At a glance
In a data sharing arrangement, you must have policies and procedures that allow data subjects to exercise their individual rights easily.
There are additional requirements if your data sharing involves automated decision-making.
The position on individual rights is slightly different for law enforcement processing.
In more detail
- What is the impact of the rights of individuals on data sharing?
- How do we allow individuals to exercise their information rights in a data sharing scenario under the UK GDPR?
- What is the impact on a data sharing arrangement of requests for erasure, rectification or the restriction of processing?
- How do we deal with complaints and queries from individuals about sharing their data?
- What do we need to do if the data sharing involves solely automated processing?
- What do we need to do if the data sharing involves automated decision-making or profiling that does not fall within Article 22 UK GDPR?
- What individual rights are provided by Part 3 of the DPA 2018: law enforcement processing?
In a data sharing arrangement, you must have policies and procedures that allow data subjects to exercise their individual rights.
The rights available to an individual data subject under the UK GDPR and under Part 3 of the DPA 2018 (law enforcement processing) differ in some respects. Please see the paragraph below on individual rights under Part 3 for law enforcement processing.
The UK GDPR gives individuals specific rights over their personal data. For general data processing under the UK GDPR, in summary these are:
- the right to access personal data held about them (the right of subject access);
- the right to be informed about how and why their data is used - and you must give them privacy information;
- the rights to have their data rectified, erased or restricted;
- the right to object;
- the right to portability of their data; and
- the right not to be subject to a decision based solely on automated processing.
There are exemptions and restrictions that can, in some circumstances, be legitimately applied to exempt or qualify the right of individuals to exercise their rights.
This section of the code does not seek to replicate existing ICO guidance on individual rights, but rather focuses on how the rights impact on data sharing. You should refer to guidance on the ICO website for more details.
How do we allow individuals to exercise their information rights in a data sharing scenario under the UK GDPR?
- You must have policies and procedures that allow individuals to exercise their rights easily, and you must set these out in your data sharing agreement.
- If you are a joint controller, these should be set out clearly in the transparent arrangement you and your other joint controller or controllers are required to enter into under Article 26 of the UK GDPR (for law enforcement processing, it is set out in section 58 in Part 3 of the DPA 2018).
- You must provide details of how to exercise these rights in the privacy information you issue to individuals.
- You must make the exercise of individual rights as straightforward as possible. Be aware that although your DPO may be the first point of contact, individuals may contact any part of your organisation.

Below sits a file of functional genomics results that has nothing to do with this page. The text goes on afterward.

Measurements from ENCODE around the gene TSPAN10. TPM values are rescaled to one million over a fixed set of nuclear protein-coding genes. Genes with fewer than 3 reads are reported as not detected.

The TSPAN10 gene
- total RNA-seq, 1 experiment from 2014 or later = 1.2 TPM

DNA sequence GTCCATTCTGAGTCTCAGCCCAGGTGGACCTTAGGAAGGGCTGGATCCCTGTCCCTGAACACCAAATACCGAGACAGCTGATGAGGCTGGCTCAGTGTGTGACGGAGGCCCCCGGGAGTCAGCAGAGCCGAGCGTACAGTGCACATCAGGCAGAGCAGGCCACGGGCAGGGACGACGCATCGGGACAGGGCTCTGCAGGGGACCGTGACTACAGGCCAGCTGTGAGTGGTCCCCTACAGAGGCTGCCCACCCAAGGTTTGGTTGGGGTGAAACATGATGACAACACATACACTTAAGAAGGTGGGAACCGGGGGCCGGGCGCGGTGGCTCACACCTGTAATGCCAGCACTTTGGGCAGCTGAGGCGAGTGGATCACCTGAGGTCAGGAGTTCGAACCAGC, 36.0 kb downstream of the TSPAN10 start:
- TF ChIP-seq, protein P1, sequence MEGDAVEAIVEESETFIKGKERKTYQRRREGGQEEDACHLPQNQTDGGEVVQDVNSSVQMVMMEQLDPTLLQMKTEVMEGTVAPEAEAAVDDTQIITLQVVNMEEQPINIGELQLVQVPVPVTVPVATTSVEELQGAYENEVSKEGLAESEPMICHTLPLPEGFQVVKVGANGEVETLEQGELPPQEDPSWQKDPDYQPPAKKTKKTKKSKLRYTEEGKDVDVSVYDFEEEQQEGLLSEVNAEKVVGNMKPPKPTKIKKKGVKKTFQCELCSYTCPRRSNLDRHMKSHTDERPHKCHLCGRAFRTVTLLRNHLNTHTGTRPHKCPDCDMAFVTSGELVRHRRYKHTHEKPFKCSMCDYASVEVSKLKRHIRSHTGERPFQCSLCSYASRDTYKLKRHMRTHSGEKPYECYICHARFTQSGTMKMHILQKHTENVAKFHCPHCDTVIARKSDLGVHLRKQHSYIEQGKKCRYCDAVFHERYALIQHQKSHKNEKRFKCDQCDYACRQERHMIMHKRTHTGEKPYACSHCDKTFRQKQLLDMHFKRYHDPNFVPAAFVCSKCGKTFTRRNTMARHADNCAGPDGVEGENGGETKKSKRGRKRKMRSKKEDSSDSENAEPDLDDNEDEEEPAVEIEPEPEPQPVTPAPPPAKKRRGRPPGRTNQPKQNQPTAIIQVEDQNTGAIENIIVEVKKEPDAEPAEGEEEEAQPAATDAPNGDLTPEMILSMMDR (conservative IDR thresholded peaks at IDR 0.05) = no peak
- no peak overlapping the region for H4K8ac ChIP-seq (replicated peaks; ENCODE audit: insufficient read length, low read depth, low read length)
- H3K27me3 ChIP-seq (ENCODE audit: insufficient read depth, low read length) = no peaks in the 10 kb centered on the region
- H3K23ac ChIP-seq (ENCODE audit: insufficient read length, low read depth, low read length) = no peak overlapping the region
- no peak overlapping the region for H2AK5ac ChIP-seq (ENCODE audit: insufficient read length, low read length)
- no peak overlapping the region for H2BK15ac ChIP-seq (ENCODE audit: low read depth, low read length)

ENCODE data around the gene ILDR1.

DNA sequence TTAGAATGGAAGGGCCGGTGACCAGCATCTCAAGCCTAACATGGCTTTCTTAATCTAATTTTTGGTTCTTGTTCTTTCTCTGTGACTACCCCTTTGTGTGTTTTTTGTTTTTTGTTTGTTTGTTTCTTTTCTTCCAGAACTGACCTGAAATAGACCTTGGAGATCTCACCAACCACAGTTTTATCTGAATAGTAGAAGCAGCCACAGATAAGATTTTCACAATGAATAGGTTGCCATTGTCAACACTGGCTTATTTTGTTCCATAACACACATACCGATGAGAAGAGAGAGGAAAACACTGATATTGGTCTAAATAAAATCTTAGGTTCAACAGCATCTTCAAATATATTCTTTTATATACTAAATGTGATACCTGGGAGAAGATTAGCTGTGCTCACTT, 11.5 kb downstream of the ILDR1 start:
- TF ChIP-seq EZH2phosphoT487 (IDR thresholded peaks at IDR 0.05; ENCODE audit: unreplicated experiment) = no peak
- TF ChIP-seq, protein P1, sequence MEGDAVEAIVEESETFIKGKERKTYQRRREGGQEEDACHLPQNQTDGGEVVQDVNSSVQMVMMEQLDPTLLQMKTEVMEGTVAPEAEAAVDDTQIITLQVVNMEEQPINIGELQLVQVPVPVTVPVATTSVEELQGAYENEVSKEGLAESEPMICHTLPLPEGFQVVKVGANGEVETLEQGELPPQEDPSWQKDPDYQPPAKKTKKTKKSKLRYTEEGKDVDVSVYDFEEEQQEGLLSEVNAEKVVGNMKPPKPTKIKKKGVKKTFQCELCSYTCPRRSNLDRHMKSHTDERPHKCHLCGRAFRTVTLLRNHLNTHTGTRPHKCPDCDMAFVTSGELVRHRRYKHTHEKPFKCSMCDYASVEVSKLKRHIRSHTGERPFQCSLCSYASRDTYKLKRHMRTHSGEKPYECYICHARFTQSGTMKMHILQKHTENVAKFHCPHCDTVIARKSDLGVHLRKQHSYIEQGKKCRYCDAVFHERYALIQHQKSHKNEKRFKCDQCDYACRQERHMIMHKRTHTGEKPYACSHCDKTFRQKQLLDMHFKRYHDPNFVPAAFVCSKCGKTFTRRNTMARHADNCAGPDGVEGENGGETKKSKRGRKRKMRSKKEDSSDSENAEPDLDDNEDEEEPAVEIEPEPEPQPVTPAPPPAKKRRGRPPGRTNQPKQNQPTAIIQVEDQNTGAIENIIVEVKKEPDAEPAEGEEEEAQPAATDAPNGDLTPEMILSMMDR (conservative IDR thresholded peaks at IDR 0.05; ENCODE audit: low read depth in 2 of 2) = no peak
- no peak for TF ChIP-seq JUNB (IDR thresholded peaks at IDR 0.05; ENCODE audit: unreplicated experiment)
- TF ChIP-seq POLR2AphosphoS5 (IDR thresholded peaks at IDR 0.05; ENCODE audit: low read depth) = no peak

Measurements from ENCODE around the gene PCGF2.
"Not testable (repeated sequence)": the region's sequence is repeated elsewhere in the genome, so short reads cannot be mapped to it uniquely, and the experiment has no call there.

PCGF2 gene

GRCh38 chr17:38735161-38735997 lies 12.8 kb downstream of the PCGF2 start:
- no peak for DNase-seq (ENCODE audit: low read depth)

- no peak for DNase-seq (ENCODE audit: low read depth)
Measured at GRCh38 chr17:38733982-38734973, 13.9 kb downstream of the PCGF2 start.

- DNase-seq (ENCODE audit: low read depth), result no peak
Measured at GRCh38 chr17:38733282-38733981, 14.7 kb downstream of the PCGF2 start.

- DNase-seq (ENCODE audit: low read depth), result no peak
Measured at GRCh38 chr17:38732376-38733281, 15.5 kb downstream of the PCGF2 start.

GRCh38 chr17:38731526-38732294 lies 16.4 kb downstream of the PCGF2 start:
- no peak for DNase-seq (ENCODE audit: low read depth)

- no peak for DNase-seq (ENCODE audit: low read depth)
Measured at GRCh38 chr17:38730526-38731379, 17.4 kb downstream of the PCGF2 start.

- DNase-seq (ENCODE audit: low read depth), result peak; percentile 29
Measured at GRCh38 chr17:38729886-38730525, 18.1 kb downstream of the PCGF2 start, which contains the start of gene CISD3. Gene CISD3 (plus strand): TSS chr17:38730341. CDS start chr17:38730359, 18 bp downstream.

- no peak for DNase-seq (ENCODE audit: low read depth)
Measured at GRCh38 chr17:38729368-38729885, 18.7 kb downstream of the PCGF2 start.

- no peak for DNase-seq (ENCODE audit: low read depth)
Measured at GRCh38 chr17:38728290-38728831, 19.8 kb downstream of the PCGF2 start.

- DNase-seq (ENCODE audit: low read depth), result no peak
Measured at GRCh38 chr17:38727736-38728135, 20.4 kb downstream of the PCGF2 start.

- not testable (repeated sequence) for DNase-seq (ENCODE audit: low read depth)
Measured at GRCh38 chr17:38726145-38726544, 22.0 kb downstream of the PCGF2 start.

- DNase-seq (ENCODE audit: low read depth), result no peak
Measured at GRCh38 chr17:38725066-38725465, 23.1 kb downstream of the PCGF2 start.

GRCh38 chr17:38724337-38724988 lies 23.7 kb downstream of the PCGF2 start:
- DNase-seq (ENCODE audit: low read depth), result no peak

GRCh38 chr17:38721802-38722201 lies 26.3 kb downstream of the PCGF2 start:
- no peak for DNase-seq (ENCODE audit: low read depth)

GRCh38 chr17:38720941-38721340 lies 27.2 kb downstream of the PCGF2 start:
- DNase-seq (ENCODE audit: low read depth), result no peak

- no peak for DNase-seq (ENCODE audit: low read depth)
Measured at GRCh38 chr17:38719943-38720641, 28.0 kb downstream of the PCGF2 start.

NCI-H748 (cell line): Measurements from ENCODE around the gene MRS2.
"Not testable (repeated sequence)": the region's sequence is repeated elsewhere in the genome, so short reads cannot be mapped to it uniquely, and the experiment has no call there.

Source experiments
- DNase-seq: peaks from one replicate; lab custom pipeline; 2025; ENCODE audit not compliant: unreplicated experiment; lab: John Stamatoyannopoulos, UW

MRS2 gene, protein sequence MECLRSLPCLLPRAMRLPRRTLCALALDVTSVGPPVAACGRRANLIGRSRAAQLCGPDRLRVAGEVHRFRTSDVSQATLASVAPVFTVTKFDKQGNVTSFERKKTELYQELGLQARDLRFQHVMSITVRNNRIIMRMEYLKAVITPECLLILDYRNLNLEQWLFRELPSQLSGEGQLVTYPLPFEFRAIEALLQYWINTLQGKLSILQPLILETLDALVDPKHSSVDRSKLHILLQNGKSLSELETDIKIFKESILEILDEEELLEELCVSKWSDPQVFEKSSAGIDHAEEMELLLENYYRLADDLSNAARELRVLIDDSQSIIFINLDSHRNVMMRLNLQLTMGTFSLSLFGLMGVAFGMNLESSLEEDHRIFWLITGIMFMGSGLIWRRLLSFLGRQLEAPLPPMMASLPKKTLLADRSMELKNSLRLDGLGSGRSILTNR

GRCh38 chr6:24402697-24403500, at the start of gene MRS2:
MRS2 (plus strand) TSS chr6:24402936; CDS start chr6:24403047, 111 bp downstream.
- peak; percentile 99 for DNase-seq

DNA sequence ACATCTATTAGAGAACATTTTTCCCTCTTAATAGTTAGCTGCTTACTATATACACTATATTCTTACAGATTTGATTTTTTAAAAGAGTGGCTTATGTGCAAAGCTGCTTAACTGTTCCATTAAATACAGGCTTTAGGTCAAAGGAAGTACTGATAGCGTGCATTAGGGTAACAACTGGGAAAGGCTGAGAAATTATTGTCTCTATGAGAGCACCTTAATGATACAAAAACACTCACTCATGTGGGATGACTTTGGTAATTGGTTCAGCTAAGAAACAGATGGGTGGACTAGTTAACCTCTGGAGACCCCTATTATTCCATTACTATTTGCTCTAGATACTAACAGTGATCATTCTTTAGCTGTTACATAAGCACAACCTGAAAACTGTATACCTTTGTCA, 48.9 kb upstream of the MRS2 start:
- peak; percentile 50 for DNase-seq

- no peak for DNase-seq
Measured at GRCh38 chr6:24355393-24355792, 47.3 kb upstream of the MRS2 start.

- Where several organisations are sharing data, it may be difficult for an individual to decide which organisation they should contact. You should make that clear in the privacy information you provide to them at the time you collect their data, as well as in any transparent arrangement made under Article 26.
- In a data sharing arrangement it is good practice to provide a single point of contact for individuals, which allows them to exercise their rights over the data that has been shared without making multiple requests to several organisations. However, they are permitted to choose to exercise their rights against any controller they wish.
A social sector organisation providing childcare services held information shared from a local authority and the NHS. The Article 26 transparency arrangement set out a clear procedure that whichever organisation received a request for personal data should take a lead on providing the data and notify the other parties if necessary.
The arrangement also set out procedures for how to deal with the exercising of other individual rights.
The procedures were also provided in privacy information given to service users and contained in a data sharing agreement published on the respective organisations’ websites.
What is the impact on a data sharing arrangement of requests for erasure, rectification or the restriction of processing?
Under Articles 16, 17 and 18 of the UK GDPR, data subjects have a right to request erasure, rectification of their data, or the restriction of processing of their data. As with other individual rights, it will be easier for you and for the other organisations in a data sharing arrangement if you have clear policies and procedures about how to handle such requests.
Under Article 19 of the UK GDPR, if you have shared information with other organisations you must inform them of the rectification, erasure or restriction of the personal data, unless this proves impossible or involves disproportionate effort. If asked, you must also inform the individual about those organisations that you have shared their data with.